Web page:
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eSports: the half a billion dollar ‘niche’ industry coming to a TV near you


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eSports: the half a billion dollar ‘niche’ industry coming to a TV near you

Gone are the days of the lonely gamer shut away in his bedroom. Professional gaming, or eSports, has gone mainstream and it is about to shake up traditional programming.

A recent report by Newzoo reveals that the value of the eSports industry in 2016 is nearly half a billion dollars and that number is expected to soar to over a billion by 2019.

At day one of TV and digital content event MIPTV in Cannes, Laurence Jones, commercial director at Endemol Shine Group, called it a “natural evolution” that comes from a rise in gaming.

Basketball and football went through a similar kind of evolution when they were turning professional; the difference – according to James Glassock from Machinima – is that eSports are “moving even faster”. In 2015 the League of Legends World Championship final topped 36 million unique viewers and at the beginning of this year ESPN, self-proclaimed worldwide leader in sports, launched a new vertical dedicated to professional gaming – if that’s not a sign of going mainstream then what is?

Of course it is still a long way from the magnitude and wealth of some traditional sports. Current conservative estimates put revenue at $3.5 per year for each eSports fan, that’s compared with $15 per fan for the NBA and an astronomical $60 for the NFL. But it obviously has the potential to skyrocket now that some of the major players are getting involved.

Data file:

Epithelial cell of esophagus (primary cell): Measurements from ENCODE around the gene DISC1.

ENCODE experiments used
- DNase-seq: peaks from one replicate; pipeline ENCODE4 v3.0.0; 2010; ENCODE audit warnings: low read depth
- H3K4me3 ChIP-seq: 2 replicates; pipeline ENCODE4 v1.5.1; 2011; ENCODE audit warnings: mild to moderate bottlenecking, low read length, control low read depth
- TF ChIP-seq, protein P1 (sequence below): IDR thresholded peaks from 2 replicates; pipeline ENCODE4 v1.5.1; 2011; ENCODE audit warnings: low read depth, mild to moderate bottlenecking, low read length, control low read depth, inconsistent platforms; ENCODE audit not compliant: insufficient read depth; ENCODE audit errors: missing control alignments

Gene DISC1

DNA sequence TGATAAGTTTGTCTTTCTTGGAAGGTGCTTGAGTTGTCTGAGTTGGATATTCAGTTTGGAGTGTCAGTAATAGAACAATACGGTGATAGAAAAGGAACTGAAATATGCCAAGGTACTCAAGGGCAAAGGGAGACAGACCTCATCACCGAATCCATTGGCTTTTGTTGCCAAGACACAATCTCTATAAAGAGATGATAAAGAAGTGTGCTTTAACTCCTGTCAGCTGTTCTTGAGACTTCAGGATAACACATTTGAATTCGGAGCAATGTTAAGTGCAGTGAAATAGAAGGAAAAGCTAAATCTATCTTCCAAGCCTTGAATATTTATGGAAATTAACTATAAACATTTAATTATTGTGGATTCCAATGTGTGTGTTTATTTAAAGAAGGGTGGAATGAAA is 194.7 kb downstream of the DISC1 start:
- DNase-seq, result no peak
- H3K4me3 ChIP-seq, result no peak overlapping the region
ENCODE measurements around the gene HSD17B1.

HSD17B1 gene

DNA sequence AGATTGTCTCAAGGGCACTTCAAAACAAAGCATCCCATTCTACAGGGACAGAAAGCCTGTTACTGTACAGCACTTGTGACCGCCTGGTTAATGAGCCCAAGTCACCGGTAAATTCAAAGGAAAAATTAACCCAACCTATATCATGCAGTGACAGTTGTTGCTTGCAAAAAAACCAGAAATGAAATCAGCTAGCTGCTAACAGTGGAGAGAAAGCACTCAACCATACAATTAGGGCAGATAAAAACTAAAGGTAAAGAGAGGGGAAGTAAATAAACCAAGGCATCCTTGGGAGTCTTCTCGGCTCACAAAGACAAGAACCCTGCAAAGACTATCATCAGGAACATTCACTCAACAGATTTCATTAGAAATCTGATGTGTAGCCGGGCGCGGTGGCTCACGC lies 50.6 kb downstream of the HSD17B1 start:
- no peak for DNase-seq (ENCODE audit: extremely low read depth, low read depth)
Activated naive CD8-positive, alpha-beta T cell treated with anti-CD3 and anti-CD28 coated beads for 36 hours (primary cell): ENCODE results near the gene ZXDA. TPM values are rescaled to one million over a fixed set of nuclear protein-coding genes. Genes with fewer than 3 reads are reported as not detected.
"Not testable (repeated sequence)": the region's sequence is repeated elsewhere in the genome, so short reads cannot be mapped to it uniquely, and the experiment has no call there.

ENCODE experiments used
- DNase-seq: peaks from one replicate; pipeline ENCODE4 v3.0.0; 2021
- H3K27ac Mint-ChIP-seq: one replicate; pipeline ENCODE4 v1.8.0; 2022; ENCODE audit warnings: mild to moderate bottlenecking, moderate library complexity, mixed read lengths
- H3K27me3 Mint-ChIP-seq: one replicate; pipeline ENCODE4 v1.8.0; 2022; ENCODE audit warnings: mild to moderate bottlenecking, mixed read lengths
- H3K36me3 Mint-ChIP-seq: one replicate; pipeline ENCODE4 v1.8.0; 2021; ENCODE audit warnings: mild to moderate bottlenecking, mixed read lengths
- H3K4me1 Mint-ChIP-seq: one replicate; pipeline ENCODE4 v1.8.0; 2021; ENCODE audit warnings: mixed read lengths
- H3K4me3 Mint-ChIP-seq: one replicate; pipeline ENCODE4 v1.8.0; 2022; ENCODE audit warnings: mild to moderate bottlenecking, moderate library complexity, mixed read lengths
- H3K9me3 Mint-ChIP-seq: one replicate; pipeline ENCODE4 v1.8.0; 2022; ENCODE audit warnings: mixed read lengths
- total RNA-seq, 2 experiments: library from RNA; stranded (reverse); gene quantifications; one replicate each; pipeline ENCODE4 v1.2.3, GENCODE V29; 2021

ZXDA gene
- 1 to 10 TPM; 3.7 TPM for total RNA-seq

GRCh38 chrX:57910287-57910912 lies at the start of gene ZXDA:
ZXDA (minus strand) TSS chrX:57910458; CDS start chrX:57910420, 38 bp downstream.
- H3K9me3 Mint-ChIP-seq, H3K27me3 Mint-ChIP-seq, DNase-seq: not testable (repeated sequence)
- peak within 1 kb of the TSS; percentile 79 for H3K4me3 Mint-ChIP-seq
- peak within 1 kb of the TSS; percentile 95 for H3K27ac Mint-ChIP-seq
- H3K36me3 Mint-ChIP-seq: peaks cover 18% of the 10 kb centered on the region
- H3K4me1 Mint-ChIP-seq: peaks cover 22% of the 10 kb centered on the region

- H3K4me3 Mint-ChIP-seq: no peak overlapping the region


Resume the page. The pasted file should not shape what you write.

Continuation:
Maybe one reason it’s taken a while for traditional media to get involved is the longstanding view that eSports only interest die hard gamers but Peter Warman , CEO of Newzoo rebuffed that myth saying, “40 percent of people that watch eSports do not play the game”.

What’s in it for mainstream media?

Well putting aside the fact that content creation is cheap; the passionate audience is in itself hugely desirable. This young, predominately male (although increasingly female) demographic is hard to reach through traditional TV, yet – contrary to common belief – the average eSports enthusiast is employed full-time, is a high earner and a big digital spender. It’s a goldmine for advertisers.

Endemol’s Laurence Jones gave the MIPTV crowd his personal view: “[eSports] are better than football, there’s constant action, no stops for penalties or injuries… and you don’t have to abide by the laws of physics”. But he also outlined one of the big hurdles that still remains for traditional media – storytelling. “Broadcasters need to think about how they are going to tell the story, it’s a challenge… but it’s exciting”.

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